Rowa Y6B Pilot First Print

Although the steps were the wrong size I was still able to experiment with the pilot to see how the Z scale coupler fitted.  Although it did fit well I do find the Z scale couplings really tricky to put together and I felt that it looked too small on such a big locomotive.  You may have also noticed that the cow catcher bars run in a different direction, this is because I used the same 3D model parts I have already drawn for my Atlas 2-8-2 replacement pilots.

So taking all that into account it was back to the drawing board, or at least the laptop.  I first fixed the issue with the steps and I also refined a few other details.  Because I wasn’t keen on the Z scale coupling I created a new version with a pocket to accept the N scale Micro-trains body mount coupling and added horizontal cow catcher bars.

Rowa Pilot Coupling 2

The test prints this time came out fantastic, shown below are the two pilots either side of the original. Z Scale coupling on the left and N scale coupling on the right.

Rowa Y6B Pilots New & Old

To reassemble the pilot, first the handrails need to be secured.  The front two pegs clip into the new pilot and the rear tabs fit under the walkways as shown below.

Rowa Y6B N Pilot Assembly 1

Then the cylinders fit onto the main body and the plastic light strip is inserted into the rear of the headlight.

Rowa Y6B N Pilot Assembly 2

The last part to add was the actual coupling.  This slides in from the front and is secured by a screw.  The standard screw which comes with the body mount couplers is too long and would protrude up through the pilot if left as it is, so I cut it short with a pair of side snips. Please use safety goggles if you are going to do this as the ends fly all over the place.  I left about 2mm (0.078″) of the screw protruding from the coupling, the coupling will need to be installed before the screw is fitted.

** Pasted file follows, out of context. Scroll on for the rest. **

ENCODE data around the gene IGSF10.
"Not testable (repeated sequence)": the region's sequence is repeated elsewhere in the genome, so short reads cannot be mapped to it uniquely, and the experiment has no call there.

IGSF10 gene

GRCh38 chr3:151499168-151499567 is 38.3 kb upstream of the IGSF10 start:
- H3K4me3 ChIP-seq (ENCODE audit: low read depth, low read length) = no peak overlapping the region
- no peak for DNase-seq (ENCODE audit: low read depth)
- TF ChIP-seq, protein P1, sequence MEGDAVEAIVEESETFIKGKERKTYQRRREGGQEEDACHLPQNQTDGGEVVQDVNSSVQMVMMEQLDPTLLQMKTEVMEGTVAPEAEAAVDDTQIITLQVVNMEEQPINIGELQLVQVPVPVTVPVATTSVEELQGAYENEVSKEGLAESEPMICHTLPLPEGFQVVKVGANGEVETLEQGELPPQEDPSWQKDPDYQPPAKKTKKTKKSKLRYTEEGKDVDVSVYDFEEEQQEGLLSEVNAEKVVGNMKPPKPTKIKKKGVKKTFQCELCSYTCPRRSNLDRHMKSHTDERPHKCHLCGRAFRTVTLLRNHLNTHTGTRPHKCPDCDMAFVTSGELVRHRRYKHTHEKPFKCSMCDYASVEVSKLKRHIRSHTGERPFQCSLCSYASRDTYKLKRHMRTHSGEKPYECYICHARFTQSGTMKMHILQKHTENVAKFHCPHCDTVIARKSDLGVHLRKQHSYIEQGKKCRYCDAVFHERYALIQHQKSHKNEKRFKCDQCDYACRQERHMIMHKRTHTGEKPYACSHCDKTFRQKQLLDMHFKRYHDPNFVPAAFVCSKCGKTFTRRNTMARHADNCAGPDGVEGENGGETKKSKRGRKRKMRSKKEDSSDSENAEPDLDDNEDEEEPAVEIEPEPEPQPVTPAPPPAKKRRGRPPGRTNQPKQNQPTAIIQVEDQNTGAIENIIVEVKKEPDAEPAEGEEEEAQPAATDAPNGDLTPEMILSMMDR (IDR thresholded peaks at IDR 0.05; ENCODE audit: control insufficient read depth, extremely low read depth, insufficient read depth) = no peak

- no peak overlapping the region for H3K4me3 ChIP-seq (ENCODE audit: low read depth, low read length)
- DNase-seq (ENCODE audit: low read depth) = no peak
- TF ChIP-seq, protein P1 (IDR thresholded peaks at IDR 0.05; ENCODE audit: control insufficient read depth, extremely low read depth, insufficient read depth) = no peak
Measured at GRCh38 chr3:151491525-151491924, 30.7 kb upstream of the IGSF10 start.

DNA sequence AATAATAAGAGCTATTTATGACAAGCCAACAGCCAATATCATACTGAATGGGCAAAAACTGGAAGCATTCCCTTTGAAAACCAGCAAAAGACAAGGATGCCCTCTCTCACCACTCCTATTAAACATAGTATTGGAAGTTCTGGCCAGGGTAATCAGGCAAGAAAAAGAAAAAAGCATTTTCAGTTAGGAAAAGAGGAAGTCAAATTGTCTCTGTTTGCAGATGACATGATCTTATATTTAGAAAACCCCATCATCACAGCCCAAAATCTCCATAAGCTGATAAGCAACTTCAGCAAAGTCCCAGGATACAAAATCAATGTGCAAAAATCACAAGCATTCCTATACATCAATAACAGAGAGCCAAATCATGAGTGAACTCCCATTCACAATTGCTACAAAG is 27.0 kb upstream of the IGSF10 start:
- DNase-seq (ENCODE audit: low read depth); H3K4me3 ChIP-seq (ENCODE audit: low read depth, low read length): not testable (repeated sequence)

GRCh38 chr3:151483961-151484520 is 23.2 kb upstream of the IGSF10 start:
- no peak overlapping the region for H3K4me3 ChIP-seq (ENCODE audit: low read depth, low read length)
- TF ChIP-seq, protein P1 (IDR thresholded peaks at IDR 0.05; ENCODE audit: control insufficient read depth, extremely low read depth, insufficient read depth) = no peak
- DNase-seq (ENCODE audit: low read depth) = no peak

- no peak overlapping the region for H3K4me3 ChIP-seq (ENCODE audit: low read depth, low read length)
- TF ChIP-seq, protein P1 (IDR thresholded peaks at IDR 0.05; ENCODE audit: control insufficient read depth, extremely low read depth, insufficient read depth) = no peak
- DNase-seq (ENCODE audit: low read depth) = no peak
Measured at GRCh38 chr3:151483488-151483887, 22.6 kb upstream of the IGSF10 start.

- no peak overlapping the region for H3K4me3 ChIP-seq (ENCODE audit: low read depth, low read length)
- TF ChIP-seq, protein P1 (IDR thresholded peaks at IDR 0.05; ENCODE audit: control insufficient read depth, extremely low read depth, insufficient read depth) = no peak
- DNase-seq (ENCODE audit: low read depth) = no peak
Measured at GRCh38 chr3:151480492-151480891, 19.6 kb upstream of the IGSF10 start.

Next came the actual test fit onto the locomotive and as you can see below it went well.

Rowa Y6B Pilot Test Fit 2 Rowa Y6B Pilot Test Fit 1

The final test was a coupler height check and for this the locomotive is put onto the track and coupled to a Mocro-trains height gauge.

Rowa Y6B Coupler Hight Check 1 Rowa Y6B Coupler Hight Check 2

This same set of checks were also carried out for the pilot with the Z scale coupling and again, as shown below, it all lined up.

Rowa Y6B Coupler Hight Check 4

Rowa Y6B Coupler Hight Check 3

So using the N scale pilot, my preferred coupling, here are two Rowa Y6Bs coupled together.

Rowa Y6B x2 1 Rowa Y6B x2 2

Now I know that the 3D printed pilots work all that is required is a coat of pain.  I used a simple matt black acrylic paint and the finished locomotive looks like this.

Rowa Y6b Finished Pilot N 1 Rowa Y6b Finished Pilot N 2

Normally when I show a new product I also share with you where you can get it but this week I need to do one more final test before I am happy to release the Rowa Y6B replacement pilots, and that is a full running test on a layout with curves and inclines.  This is to check that the Micro-trains bodymount coupler does not interfere with the leading set of wheels as they are very close.  So in a future post I will have some more pictures, maybe some video and I will let you know where you can purchase your own.